NAICU Washington Update

Senate Appropriators Clash Over Spending Levels

September 13, 2019

Despite the bipartisan budget deal agreed to before the August recess, Senate appropriators were unable to continue their comity as they began markups of the largest spending bills this week. After a nine-minute mark up of the Defense spending bill, which left Democrats unhappy about funds being moved to pay for border wall construction, the Labor-HHS-Education subcommittee markup was abruptly canceled until further notice.
The original plan was for the Senate Appropriations Committee to have Defense, Labor-HHS-Education, Energy, and State-Foreign Operations all completed this week. These are the four big bills the House passed together earlier this summer. 
The composition of the Senate education subcommittee has traditionally fostered a bipartisan approach to developing funding bills.  That approach has historically included strong support for the federal student aid programs, National Institutes of Health, and special education, among many other areas. 
Before the scheduled September 10 markup, Democrats were told that despite the $24 billion increase for all non-defense discretionary programs, the Labor-HHS-Education bill would be level-funded with FY 2019, which would be $11 billion below the amount included in the House-passed bill.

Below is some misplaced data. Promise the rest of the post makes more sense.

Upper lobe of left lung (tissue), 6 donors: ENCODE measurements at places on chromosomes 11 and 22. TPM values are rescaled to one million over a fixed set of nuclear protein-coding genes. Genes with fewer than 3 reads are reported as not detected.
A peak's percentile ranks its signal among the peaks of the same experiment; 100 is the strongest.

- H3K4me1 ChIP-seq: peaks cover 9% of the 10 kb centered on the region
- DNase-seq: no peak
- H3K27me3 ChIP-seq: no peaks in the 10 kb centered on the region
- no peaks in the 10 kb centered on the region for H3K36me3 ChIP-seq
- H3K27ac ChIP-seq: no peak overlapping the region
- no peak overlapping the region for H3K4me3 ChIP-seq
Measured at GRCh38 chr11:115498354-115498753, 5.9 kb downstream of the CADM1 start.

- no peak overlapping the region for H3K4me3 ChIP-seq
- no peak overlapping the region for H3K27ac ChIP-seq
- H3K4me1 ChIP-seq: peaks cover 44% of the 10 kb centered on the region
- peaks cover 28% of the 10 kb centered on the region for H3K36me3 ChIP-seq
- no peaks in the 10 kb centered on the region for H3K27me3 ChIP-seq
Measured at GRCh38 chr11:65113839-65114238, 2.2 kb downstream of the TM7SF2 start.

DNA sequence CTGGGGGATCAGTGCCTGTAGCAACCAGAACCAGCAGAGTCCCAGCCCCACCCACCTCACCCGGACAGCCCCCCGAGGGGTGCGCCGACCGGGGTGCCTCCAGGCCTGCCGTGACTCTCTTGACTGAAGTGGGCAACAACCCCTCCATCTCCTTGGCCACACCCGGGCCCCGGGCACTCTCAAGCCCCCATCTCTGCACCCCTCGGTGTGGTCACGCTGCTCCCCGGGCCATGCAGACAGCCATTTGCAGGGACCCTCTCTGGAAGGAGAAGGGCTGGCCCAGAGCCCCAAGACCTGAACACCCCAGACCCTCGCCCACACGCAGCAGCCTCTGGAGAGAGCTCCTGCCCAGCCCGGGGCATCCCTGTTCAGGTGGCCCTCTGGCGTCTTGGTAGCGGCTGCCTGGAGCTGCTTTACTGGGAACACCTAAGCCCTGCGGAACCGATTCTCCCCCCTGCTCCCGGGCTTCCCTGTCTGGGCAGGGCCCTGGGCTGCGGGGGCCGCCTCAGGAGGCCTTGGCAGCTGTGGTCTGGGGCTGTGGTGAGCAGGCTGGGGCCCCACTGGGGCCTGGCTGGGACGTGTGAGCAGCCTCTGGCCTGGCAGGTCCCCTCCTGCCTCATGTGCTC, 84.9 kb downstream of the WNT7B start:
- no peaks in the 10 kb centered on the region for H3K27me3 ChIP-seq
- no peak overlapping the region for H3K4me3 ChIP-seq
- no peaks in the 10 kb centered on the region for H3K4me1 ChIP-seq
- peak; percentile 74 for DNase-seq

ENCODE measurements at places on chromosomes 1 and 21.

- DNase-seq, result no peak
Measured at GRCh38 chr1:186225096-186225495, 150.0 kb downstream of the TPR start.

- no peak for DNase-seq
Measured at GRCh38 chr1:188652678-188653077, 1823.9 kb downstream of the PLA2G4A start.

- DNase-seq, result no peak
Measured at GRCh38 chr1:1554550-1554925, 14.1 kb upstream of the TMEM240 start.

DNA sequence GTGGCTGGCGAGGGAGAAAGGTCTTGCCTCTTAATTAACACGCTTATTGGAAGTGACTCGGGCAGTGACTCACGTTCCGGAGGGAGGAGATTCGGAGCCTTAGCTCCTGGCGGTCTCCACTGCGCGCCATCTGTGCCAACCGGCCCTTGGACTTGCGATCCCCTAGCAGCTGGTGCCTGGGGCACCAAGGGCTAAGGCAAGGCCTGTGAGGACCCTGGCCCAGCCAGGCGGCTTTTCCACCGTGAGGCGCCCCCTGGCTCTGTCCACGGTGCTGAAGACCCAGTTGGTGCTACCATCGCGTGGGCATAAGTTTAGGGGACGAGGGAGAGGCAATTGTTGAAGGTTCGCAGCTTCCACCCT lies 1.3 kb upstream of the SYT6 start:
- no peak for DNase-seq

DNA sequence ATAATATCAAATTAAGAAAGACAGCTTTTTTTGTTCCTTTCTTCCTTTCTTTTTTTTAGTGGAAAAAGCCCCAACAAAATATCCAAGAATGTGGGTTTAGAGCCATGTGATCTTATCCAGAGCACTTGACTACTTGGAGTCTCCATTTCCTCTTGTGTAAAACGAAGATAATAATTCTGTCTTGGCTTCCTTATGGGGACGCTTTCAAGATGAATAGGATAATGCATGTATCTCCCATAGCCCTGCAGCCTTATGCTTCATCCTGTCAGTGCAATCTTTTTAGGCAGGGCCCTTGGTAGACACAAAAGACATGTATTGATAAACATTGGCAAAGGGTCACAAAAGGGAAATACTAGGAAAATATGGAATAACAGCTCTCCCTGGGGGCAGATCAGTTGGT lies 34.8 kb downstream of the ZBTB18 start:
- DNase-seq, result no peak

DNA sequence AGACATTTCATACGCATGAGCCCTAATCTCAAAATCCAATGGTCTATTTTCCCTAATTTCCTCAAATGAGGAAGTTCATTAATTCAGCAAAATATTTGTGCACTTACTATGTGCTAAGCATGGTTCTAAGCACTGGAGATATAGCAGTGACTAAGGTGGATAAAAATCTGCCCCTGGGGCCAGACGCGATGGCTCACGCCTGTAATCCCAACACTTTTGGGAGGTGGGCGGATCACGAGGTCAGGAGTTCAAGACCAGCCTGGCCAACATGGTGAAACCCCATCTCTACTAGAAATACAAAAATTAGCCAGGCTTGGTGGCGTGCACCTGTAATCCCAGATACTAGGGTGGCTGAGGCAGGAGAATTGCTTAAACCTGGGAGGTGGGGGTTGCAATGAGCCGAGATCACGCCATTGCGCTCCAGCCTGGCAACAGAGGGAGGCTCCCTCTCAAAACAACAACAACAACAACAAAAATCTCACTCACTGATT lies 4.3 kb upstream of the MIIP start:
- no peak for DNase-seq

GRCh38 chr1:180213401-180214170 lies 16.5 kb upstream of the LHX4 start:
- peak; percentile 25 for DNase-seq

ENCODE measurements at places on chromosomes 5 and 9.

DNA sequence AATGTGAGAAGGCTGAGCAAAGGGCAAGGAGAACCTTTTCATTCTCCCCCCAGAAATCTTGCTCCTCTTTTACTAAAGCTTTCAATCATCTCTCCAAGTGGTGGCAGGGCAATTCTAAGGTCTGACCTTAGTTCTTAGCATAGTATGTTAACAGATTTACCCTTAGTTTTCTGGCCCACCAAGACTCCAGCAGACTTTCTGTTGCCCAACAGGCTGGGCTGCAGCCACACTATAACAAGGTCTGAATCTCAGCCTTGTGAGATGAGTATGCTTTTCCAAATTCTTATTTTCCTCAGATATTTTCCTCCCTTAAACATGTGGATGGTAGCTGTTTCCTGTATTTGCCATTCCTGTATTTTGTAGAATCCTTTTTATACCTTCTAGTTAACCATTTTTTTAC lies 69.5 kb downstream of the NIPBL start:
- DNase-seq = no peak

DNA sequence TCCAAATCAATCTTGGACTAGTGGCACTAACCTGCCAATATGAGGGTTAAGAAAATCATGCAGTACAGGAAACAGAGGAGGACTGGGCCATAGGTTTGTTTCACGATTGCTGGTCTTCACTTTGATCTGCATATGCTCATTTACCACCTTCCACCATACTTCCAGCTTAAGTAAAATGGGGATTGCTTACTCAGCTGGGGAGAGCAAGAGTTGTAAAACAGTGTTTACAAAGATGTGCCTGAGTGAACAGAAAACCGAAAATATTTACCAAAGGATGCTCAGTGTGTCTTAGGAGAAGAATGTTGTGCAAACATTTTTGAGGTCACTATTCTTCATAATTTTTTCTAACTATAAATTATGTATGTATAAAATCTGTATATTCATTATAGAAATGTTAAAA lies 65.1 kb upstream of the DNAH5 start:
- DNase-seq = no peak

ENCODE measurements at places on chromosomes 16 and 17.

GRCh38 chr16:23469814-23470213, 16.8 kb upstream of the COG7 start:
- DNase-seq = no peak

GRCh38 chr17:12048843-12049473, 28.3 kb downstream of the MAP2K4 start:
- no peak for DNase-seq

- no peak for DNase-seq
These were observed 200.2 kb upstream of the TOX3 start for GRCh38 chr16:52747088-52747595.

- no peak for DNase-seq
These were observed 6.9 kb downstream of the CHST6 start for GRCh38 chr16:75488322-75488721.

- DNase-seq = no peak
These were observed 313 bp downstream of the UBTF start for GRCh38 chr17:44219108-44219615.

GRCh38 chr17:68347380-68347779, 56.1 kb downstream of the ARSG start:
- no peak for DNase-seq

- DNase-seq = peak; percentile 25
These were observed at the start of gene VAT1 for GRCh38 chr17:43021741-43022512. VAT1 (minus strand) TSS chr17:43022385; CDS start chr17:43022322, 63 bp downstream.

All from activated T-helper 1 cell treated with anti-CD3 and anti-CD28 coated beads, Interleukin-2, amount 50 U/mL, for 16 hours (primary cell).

Rumors have surfaced that suggest the Senate bill in the works will provide mostly level funding for education programs, with a generous increase for NIH, to provide the room to negotiate middle ground funding levels for both sets of priorities when the House and Senate conference the bills.
Before the mark up, Democrats also pushed to include Title X family planning language in the bill, despite the handshake agreement as part of the budget deal not to include “poison pill” riders on spending bills.  Democrats argue that the language has been included in past bills with bipartisan support, and removed when conferenced with the House.  Meanwhile, Republicans argue that the language brings abortion issues to the forefront and would have the potential to be included by the House Democratic majority in conference.
The 2019 federal fiscal year ends on September 30, so Congress is expected to pass a continuing resolution in the coming weeks to keep the government running until late November and to complete its work on the FY 2020 appropriations bills.

MORE News from NAICU